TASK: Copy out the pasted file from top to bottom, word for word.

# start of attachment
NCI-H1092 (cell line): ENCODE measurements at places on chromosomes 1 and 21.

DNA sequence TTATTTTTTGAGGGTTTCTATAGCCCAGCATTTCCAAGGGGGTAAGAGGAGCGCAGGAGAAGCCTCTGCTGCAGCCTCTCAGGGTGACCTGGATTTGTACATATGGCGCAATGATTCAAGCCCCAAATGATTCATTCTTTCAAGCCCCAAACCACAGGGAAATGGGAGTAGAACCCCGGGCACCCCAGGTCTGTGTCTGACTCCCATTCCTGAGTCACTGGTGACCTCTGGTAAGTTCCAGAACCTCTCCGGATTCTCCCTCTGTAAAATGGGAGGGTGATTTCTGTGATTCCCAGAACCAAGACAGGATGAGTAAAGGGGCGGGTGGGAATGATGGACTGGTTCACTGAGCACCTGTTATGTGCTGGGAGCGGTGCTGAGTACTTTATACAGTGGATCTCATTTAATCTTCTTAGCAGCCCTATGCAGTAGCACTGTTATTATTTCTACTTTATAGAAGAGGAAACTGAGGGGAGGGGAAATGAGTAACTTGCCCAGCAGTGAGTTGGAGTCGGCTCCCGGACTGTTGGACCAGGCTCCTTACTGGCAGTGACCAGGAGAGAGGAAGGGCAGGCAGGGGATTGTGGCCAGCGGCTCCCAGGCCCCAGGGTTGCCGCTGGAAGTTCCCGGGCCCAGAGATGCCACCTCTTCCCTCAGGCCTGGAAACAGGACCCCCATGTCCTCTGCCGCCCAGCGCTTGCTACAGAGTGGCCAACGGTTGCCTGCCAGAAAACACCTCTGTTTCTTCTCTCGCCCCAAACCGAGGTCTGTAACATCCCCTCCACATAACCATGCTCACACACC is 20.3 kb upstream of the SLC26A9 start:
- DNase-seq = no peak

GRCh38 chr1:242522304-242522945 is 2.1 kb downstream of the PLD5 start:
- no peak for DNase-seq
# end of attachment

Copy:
NCI-H1092 (cell line): ENCODE measurements at places on chromosomes 1 and 21.

DNA sequence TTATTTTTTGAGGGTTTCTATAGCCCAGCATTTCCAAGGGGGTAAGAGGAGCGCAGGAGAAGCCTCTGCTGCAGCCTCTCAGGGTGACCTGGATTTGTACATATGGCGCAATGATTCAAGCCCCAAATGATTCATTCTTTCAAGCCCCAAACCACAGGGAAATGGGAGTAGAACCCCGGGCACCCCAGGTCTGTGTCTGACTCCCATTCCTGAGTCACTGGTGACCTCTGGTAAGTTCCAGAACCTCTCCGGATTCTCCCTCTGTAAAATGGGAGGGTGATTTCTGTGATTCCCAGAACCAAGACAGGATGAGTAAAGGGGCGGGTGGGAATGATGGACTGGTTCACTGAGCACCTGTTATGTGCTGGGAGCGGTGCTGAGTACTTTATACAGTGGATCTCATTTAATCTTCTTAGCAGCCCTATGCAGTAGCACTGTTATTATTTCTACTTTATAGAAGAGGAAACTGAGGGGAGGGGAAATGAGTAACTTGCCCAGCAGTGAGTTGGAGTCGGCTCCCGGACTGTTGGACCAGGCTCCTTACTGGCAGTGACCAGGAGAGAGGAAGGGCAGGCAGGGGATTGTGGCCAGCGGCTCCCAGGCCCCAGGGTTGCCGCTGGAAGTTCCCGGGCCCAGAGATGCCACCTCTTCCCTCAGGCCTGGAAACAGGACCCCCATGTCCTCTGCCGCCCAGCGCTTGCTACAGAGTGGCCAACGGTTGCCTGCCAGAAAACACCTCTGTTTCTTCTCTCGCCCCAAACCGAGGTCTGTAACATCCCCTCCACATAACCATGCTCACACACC is 20.3 kb upstream of the SLC26A9 start:
- DNase-seq = no peak

GRCh38 chr1:242522304-242522945 is 2.1 kb downstream of the PLD5 start:
- no peak for DNase-seq